So I was wandering around Pinterest last week and I saw this illustration and immediately had a visceral reaction to it: Yes! That’s it!
After my self-revelations last fall, I started the new year intending to test out the possibility of bisexuality, but how does one do that? Eventually, I realized that the local Meetup had some groups for lesbians, so I nervously signed up for a few—one at a museum, one at a dance at a local hotel, a concert, a movie, and one at one of the few gay bars in town (apparently). For all of these events, I dressed carefully in my work clothes: French cuff shirt, blazer, earrings and necklace that complement my cufflinks (because duh), boots with two-inch heels because I am not particularly tall in flats… The very first event I went to, a woman said, “Nice outfit,” which was a huge shock; I cannot begin to tell you how much I never, ever hear that.
Most of the LGBT women I know I met at either seminary or church, and priests do tend to dress a bit conservatively (luckily a black shirt with a white collar goes with everything, dear). But at every event I went to it was pretty much 96% women you would pass on the street and not be able to tell whether they were gay or straight from any stereotypical markers; 2% women in menswear; and 2% women in plaid flannel.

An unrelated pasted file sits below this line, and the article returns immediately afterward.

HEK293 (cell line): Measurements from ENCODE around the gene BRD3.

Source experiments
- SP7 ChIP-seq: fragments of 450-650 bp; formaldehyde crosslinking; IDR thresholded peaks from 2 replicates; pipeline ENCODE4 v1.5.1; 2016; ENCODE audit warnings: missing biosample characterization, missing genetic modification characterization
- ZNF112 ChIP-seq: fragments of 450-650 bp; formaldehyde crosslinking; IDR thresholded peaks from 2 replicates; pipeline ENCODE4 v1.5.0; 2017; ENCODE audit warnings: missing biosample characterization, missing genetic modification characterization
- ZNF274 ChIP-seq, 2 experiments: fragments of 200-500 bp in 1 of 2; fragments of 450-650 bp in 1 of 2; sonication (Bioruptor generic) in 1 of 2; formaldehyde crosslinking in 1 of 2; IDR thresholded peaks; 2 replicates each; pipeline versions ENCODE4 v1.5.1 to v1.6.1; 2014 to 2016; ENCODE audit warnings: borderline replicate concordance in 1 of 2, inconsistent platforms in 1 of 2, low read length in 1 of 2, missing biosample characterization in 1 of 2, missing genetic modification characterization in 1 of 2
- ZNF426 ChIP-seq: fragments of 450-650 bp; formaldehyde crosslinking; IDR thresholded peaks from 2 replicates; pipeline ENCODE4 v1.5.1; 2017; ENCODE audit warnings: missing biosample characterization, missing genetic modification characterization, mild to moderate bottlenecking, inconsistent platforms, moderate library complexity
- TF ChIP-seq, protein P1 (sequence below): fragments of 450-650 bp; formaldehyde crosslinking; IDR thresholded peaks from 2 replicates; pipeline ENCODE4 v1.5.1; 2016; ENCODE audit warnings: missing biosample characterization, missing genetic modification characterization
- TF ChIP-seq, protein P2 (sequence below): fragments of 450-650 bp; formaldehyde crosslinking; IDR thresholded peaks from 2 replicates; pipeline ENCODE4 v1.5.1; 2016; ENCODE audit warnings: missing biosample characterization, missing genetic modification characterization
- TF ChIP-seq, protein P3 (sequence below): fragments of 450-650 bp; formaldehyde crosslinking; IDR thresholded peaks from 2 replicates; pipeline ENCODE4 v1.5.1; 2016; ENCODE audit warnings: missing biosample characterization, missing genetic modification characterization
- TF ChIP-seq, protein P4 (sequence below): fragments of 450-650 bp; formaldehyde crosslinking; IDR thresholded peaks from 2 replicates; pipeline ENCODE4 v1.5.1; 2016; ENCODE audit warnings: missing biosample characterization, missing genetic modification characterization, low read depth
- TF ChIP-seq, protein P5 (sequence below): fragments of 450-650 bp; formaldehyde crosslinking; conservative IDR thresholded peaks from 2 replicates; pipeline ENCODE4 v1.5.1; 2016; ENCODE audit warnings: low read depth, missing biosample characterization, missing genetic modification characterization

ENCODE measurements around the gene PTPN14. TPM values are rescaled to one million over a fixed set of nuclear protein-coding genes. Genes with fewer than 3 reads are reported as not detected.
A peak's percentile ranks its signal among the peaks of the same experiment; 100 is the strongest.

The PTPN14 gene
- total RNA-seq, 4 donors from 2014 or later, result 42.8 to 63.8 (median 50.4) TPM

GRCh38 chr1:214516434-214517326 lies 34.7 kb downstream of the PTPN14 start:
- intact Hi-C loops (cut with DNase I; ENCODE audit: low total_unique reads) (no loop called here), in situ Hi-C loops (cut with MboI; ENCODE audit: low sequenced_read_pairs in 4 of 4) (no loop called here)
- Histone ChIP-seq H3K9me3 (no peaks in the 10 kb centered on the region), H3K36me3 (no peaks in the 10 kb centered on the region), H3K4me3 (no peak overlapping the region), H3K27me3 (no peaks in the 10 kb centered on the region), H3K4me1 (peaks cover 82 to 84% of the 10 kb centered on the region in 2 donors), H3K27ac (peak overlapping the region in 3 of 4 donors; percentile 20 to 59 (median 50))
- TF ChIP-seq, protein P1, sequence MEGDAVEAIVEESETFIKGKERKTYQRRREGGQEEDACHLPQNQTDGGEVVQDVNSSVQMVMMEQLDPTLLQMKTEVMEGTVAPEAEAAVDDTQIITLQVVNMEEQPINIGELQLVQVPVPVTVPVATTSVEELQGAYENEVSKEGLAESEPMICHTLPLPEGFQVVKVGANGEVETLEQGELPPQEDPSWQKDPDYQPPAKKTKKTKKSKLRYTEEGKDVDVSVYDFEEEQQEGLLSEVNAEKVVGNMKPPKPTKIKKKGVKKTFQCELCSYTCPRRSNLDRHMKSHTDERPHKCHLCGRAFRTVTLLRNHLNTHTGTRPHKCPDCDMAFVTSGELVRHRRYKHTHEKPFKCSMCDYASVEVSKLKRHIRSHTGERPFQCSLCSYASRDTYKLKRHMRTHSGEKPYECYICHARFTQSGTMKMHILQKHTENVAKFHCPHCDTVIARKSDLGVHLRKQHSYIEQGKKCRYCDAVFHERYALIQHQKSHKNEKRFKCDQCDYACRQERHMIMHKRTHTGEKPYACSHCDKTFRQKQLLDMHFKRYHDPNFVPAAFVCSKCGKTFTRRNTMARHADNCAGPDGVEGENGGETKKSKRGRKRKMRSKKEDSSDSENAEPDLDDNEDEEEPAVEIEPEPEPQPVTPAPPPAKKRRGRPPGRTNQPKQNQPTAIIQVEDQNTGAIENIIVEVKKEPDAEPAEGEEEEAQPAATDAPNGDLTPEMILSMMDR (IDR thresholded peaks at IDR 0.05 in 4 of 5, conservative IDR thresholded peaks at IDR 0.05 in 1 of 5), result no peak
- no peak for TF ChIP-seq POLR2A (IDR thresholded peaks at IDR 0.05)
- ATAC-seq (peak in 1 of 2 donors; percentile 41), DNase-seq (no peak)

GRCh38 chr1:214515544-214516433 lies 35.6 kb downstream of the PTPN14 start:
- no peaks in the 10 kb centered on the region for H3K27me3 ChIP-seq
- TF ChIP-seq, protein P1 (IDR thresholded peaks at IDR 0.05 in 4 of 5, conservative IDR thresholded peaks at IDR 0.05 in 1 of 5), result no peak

What did I expect? That I was a Clydesdale and the bar would be filled with zebras who would sense my deception immediately? That the room would be filled with quarterhorses and I, a giraffe bicycling my way into the mix, would smack my neck on the rainbow, the gate also become the gatekeeper?
SPOILER ALERT: That didn’t happen. (Big surprise, right?)
At one lesbian happy hour meetup, I was talking to an older women—short grey hair, dress, good jewelry: the kind of woman I would expect to be a dean at one of the schools I work at—about how surprised she was that it was my first time at that bar; presumably when there are only two or three gay bars in town, one naturally assumes that everyone who is there has been there before. I explained that I had just recently realized I was bisexual. She said (more or less), “Seriously? I totally thought you were a lesbian.”
Reader, I thanked her. Contextually, it was a huge compliment, while at the same time explaining why I haven’t had any dates with guys for the past eleven years.
Somewhere in heaven, God and Joan of Arc are sharing a huge laugh at my expense.
Also, apparently, there’s nobody here but us horses.